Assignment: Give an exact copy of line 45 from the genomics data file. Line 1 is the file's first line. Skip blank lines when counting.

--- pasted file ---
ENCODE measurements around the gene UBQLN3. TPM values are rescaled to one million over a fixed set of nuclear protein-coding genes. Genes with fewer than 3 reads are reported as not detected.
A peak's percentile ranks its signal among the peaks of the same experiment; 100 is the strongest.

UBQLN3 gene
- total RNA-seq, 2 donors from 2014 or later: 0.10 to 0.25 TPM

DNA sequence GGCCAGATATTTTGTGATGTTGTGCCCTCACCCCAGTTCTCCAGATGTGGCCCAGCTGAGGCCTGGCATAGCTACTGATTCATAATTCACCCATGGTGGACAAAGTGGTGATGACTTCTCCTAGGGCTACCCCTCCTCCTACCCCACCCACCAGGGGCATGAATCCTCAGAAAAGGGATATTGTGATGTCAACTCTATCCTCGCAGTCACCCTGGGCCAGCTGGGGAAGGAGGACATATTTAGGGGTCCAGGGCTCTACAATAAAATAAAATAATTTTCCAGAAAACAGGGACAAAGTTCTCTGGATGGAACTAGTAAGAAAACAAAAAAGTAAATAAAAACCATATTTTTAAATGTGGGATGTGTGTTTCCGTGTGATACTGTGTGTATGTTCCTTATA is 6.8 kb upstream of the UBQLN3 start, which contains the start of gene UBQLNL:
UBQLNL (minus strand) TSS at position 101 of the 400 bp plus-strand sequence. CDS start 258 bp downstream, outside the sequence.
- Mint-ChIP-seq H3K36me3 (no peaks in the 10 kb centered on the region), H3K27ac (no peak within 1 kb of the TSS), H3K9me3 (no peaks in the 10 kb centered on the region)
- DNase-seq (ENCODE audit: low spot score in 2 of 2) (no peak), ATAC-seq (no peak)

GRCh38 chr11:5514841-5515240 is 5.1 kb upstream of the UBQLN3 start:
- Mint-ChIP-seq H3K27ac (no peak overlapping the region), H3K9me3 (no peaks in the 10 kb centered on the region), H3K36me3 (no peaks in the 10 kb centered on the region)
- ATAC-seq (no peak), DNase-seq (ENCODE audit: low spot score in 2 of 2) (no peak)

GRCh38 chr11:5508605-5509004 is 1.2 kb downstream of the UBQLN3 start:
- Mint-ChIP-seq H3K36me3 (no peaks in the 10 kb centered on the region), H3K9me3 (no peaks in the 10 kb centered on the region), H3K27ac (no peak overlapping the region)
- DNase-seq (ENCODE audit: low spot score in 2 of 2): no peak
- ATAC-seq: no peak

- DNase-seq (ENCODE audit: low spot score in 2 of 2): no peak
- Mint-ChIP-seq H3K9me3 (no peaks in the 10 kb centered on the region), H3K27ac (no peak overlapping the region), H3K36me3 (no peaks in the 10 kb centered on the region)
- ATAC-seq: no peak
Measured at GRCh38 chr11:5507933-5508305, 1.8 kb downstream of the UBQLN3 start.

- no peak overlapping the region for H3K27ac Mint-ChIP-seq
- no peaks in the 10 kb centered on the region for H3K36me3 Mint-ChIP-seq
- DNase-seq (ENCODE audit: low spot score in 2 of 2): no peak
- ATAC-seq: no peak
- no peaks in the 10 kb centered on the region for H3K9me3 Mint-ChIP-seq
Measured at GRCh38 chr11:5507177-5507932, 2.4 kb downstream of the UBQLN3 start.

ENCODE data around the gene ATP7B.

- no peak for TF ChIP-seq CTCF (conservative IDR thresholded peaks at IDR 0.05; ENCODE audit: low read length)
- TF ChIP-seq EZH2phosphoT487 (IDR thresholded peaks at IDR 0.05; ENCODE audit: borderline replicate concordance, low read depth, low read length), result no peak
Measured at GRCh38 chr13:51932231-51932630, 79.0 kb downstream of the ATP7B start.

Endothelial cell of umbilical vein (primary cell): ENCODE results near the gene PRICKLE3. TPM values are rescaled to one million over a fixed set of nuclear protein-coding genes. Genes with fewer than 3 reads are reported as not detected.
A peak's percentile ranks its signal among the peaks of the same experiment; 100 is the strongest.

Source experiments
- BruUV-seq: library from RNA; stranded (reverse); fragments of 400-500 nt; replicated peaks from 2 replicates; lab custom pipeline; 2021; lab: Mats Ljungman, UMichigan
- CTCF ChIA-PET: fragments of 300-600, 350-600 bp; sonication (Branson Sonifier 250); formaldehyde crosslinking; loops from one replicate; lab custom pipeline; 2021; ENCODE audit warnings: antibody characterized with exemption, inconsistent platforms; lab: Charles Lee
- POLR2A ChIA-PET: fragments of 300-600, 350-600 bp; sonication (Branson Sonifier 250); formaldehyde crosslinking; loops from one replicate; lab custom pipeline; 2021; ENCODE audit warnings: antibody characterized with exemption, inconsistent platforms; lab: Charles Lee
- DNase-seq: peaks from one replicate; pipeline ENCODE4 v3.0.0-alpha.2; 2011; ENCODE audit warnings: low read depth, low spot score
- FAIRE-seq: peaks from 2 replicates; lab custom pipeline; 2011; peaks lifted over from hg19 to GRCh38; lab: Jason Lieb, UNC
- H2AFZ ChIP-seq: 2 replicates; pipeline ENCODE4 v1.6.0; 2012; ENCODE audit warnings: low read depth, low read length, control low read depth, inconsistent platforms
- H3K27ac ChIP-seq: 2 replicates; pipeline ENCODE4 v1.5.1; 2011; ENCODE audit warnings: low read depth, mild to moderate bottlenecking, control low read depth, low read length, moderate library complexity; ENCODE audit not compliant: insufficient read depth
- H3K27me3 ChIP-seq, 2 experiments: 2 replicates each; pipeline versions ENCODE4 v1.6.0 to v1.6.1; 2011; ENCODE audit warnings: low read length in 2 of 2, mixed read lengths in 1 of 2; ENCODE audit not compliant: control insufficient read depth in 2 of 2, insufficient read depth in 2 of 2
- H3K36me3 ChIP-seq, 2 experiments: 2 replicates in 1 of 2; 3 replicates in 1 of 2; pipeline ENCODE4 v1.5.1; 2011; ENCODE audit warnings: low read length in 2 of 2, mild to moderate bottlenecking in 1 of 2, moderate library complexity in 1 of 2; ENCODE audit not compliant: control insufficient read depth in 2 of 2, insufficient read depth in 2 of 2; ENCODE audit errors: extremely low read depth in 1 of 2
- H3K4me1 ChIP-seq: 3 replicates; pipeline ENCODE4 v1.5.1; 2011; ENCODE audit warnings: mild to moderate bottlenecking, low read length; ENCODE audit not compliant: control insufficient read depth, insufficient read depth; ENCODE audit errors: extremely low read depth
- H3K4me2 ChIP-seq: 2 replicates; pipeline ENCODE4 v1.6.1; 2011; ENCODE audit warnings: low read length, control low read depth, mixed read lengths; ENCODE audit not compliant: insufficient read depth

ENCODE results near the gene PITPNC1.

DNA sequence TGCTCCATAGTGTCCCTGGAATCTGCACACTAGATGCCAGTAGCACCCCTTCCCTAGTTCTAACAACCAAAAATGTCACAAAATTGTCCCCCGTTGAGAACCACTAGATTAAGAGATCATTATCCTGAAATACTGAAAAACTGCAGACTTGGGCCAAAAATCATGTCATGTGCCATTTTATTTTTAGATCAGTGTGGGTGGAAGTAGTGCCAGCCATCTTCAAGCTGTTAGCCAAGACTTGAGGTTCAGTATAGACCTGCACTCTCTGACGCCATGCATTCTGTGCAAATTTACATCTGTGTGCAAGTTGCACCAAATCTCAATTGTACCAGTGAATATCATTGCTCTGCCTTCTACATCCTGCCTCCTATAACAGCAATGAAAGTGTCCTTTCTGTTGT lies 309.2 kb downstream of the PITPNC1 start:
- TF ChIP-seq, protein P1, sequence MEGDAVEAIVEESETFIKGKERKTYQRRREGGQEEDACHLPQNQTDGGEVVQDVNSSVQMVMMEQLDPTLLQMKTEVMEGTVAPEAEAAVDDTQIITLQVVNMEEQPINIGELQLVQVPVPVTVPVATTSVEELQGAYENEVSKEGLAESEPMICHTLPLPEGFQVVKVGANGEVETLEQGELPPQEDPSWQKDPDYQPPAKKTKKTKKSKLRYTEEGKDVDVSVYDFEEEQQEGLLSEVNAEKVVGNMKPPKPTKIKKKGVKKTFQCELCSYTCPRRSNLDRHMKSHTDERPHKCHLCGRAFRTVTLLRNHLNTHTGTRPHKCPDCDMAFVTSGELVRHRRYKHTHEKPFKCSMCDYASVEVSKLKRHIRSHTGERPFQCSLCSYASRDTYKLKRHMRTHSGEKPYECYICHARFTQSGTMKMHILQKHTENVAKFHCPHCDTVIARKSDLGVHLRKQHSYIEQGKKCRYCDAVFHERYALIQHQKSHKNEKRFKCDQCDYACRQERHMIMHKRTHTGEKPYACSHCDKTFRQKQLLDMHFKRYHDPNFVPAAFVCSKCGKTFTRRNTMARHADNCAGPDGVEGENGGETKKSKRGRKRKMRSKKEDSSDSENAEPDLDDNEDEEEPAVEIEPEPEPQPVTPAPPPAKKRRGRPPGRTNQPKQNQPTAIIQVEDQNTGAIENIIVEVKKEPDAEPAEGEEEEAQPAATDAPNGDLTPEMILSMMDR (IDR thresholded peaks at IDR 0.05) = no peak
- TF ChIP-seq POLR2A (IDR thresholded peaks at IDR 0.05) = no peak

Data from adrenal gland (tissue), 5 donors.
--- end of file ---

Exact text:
DNA sequence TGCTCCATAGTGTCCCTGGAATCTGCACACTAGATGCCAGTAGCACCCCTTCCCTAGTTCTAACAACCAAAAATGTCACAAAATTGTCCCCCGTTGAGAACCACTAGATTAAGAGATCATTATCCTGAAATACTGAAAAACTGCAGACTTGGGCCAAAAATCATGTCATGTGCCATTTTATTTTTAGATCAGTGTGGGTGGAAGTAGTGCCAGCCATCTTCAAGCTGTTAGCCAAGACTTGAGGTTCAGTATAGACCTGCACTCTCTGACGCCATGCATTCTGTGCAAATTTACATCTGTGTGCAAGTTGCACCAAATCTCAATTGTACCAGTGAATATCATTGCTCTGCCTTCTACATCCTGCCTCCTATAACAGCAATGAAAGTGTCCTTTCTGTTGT lies 309.2 kb downstream of the PITPNC1 start: